Making Room for Nature: Eco-villages and the Room for the River Projects, Wet Infrastructure Planning Course, Day 4

By Andrew Sgro and Christopher Yuen

Andrew Sgro and Christopher Yuen are students in their final year of Ryerson’s Master of Planning program.  Andrew is focused on feasibility, large-scale infrastructure, and real estate and their potential for improving the places we love.  Christopher’s research interests include transportation planning and multi-functional infrastructure.

Today began with the Lena Maria docked in the Dordrecht, famous for its preserved medieval city centre. We began our day by heading to Culemborg, a municipality approximately 15 minutes south of the city of Utretch.  In Culemborg, we had the opportunity to tour the EVA Lanxmeer Eco-Village, a neighbourhood built to enable closed loop ecosystem services as much as possible. As this community is situated five meters below sea level, water management is essential to the functioning of the area.

Water table meter within the community for public education purposes.

Water table meter within the community for public education purposes.

The initial concept for the eco village was developed by the EVA Foundation with the assistance of the municipality of Culemborg. It is suited within an environmentally significant location as it sits near the town of Culemborg’s drinking water supply. The design of the community was specifically created around protecting and enhancing the site’s environmental features.

Stormwater and greywater is managed internally within the neighbourhood.

Stormwater and greywater is managed internally within the neighbourhood.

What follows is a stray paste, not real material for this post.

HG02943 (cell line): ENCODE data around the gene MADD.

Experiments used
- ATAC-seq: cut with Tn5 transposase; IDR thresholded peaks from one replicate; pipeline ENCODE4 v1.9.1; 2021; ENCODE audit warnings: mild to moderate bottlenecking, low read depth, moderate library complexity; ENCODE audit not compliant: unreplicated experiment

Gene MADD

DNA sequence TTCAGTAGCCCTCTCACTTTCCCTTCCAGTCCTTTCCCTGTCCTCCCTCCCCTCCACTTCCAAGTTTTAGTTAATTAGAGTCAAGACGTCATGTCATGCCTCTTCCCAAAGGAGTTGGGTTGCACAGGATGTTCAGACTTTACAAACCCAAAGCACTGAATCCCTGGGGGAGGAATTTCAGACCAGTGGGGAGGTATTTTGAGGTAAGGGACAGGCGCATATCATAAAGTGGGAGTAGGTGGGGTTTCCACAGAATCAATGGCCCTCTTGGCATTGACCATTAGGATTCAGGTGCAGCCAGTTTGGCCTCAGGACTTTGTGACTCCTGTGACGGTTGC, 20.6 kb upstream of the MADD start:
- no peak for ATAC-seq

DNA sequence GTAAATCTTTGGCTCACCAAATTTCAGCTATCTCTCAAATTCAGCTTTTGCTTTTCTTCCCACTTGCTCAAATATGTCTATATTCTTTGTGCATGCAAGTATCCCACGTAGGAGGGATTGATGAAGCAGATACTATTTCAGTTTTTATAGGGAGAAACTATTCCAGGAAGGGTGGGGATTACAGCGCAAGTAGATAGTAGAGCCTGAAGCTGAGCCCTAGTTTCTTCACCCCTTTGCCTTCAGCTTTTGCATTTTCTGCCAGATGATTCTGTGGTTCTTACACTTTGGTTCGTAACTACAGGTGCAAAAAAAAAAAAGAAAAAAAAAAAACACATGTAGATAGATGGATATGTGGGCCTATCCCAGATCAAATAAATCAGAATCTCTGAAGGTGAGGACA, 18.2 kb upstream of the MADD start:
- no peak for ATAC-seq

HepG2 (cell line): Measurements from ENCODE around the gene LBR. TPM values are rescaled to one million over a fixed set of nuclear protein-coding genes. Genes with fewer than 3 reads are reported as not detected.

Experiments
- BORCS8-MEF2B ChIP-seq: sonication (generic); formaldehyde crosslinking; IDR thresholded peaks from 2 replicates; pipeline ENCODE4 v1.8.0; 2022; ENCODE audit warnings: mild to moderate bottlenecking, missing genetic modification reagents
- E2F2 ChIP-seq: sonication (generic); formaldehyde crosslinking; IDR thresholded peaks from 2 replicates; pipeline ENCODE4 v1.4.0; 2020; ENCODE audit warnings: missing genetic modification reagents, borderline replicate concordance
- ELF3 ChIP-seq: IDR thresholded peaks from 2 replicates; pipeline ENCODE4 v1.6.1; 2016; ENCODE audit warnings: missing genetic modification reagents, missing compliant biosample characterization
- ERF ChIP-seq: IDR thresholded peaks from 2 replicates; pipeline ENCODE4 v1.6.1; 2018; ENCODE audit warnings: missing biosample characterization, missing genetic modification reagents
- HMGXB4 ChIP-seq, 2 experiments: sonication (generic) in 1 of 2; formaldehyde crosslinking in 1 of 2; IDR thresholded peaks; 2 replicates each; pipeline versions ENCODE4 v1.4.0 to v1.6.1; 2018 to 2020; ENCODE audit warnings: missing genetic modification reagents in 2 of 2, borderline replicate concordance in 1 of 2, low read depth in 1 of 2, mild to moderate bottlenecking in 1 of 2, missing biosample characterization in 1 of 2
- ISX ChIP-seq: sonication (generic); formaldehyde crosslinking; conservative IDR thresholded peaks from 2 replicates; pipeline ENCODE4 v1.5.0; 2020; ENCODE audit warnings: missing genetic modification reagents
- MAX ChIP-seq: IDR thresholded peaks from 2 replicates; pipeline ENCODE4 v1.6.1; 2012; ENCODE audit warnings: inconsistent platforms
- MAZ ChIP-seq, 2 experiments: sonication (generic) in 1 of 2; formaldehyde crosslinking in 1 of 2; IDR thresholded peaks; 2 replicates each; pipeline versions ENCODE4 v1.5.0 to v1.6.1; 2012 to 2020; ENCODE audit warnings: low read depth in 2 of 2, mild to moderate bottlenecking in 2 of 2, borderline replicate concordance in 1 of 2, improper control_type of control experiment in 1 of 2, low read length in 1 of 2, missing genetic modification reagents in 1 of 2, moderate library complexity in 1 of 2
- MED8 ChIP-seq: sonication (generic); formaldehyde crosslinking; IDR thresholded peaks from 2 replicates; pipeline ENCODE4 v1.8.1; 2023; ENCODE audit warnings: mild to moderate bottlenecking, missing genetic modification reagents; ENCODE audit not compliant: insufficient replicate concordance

The community contains schools, homes, offices, and senior housing providing for an intergenerational mix and uses. Community gardens are located throughout the development with each household contributing their up-keep and finances.

Homeowners are obliged to contribute financially laboriously to the upkeep of community gardens to a mutually agreed upon aesthetic.

Homeowners are obliged to contribute financially laboriously to the upkeep of community gardens to a mutually agreed upon aesthetic.

 

M. Shouten explains the design and function of the Nijmegen Room for the River Project.

M. Shouten explains the design and function of the Nijmegen Room for the River Project.

In the afternoon, we travelled further east to Nijmegen, a city near the Netherland’s border with Germany.  Here, Mathieu Schouten, landscape architect with the municipality, presented on Nijmegen’s Room for the River project. The Nijmegen Room for the River project is one piece of a 2.4 Billion Euro project to re-design the Rijn River system to manage flood risk in the face of climate change and the increase in the frequency and severity of extreme weather.

Above, the island in the image was previously a part of the main land mass above it before the secondary channel for the Waal river was dug.

Above, the island in the image was previously a part of the main land mass above it before the secondary channel for the Waal river was dug. Image source: (http://www.ruimtevoordewaal.nl/en/visuals/panoramic-photos)